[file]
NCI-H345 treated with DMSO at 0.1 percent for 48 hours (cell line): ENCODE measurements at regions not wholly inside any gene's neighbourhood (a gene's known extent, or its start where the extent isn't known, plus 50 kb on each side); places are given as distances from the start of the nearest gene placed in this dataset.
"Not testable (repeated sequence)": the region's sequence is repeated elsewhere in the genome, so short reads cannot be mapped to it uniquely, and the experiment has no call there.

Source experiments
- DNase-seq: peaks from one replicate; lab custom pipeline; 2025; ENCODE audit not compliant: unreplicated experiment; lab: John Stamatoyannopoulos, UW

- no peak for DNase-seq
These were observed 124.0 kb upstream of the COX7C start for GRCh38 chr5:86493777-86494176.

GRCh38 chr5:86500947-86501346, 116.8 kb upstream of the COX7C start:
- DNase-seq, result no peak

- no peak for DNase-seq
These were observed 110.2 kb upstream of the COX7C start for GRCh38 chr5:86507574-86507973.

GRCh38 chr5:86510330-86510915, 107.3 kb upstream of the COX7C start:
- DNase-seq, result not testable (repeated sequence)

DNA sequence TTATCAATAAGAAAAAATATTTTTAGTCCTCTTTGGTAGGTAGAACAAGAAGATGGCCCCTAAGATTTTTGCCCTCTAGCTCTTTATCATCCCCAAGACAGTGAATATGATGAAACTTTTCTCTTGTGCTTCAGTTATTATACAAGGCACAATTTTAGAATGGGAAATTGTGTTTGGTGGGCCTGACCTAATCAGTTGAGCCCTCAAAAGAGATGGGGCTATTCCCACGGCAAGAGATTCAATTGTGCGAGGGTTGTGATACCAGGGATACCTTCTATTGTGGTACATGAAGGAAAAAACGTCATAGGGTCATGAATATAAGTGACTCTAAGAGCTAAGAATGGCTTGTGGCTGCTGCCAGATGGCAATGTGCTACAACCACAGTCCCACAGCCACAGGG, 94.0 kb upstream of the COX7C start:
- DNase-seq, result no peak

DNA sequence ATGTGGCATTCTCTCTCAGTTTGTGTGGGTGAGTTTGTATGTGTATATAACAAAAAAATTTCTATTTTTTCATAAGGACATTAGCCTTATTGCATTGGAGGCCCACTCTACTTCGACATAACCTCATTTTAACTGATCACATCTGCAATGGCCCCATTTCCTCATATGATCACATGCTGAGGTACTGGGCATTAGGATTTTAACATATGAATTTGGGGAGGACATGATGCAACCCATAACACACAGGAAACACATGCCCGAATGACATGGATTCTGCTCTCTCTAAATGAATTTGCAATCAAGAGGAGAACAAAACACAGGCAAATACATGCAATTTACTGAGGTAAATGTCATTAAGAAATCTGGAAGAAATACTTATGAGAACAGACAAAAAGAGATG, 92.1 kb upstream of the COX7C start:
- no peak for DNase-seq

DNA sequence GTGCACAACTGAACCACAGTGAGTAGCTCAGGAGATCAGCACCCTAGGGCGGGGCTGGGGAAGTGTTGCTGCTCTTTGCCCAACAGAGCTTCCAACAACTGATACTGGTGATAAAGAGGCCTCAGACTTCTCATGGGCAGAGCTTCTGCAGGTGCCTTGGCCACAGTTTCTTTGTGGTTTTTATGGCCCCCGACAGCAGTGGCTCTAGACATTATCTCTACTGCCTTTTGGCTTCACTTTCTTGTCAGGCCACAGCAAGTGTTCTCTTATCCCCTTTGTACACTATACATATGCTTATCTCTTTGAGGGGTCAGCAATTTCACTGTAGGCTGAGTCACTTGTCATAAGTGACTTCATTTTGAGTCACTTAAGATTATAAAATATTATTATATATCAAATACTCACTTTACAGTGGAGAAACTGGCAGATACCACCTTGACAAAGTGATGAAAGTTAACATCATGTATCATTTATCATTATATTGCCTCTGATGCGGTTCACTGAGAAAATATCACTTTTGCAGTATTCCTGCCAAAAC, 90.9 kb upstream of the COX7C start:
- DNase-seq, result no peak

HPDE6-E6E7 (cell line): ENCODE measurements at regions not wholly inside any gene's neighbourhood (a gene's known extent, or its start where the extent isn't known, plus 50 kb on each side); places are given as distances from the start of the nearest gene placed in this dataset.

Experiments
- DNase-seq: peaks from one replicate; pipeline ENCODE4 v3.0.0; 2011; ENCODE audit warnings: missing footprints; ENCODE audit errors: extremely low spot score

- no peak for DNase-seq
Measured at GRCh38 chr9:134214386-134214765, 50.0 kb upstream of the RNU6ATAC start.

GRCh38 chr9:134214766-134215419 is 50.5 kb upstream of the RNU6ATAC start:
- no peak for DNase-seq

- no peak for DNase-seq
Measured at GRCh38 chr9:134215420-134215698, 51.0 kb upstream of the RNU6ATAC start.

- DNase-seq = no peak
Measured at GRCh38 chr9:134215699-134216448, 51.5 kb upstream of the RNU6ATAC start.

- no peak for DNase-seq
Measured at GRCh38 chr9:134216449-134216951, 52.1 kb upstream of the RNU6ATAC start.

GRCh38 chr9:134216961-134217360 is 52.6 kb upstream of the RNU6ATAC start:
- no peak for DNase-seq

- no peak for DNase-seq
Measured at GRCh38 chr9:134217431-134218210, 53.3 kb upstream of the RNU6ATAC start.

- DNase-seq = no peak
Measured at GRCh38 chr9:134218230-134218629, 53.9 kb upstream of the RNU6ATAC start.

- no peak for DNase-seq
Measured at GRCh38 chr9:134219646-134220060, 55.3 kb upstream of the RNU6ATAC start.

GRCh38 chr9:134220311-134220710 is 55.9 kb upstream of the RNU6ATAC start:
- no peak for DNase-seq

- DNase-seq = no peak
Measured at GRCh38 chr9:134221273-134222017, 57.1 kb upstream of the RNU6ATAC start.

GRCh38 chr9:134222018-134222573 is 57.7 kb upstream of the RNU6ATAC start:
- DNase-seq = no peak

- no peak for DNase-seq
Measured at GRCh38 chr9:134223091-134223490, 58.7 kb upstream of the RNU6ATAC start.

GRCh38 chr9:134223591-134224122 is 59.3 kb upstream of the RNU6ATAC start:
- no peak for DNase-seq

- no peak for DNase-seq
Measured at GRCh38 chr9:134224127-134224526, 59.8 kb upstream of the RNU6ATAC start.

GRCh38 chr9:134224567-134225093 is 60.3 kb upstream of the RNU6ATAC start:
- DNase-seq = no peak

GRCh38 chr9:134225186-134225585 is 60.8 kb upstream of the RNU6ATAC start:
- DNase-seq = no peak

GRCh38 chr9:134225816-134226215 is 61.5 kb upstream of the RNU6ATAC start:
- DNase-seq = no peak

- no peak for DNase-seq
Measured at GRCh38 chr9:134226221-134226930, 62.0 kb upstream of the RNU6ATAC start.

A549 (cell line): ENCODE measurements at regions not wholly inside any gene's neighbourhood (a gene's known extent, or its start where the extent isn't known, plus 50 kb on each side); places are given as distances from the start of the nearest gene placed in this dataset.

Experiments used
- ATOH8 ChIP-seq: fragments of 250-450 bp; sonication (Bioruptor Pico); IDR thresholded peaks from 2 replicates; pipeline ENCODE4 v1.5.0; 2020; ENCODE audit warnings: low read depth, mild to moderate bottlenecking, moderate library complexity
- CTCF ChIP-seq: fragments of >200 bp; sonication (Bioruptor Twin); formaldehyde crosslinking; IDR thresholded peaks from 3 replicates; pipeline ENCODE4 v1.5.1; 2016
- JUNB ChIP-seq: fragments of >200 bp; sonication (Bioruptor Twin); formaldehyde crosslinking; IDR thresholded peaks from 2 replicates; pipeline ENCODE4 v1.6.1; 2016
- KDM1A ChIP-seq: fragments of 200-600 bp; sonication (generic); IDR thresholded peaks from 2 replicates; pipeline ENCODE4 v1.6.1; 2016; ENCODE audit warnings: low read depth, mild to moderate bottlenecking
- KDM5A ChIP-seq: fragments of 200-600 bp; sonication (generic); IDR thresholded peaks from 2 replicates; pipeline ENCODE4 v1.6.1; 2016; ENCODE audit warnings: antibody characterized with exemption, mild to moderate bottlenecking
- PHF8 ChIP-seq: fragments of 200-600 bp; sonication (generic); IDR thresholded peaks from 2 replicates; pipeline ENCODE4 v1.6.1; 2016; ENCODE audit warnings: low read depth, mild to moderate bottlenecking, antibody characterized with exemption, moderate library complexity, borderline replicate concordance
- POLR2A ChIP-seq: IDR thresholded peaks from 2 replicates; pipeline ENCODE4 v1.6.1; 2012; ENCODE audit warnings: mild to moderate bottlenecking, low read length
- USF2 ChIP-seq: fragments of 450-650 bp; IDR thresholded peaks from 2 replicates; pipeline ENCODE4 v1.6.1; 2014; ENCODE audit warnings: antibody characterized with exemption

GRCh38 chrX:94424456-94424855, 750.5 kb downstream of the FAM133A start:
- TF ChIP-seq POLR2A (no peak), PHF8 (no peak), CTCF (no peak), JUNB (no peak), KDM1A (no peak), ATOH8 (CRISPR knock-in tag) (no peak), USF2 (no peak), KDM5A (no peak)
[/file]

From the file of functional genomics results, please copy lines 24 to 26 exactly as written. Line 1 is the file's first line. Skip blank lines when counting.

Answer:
GRCh38 chr9:134214766-134215419 is 50.5 kb upstream of the RNU6ATAC start:
- no peak for DNase-seq

- no peak for DNase-seq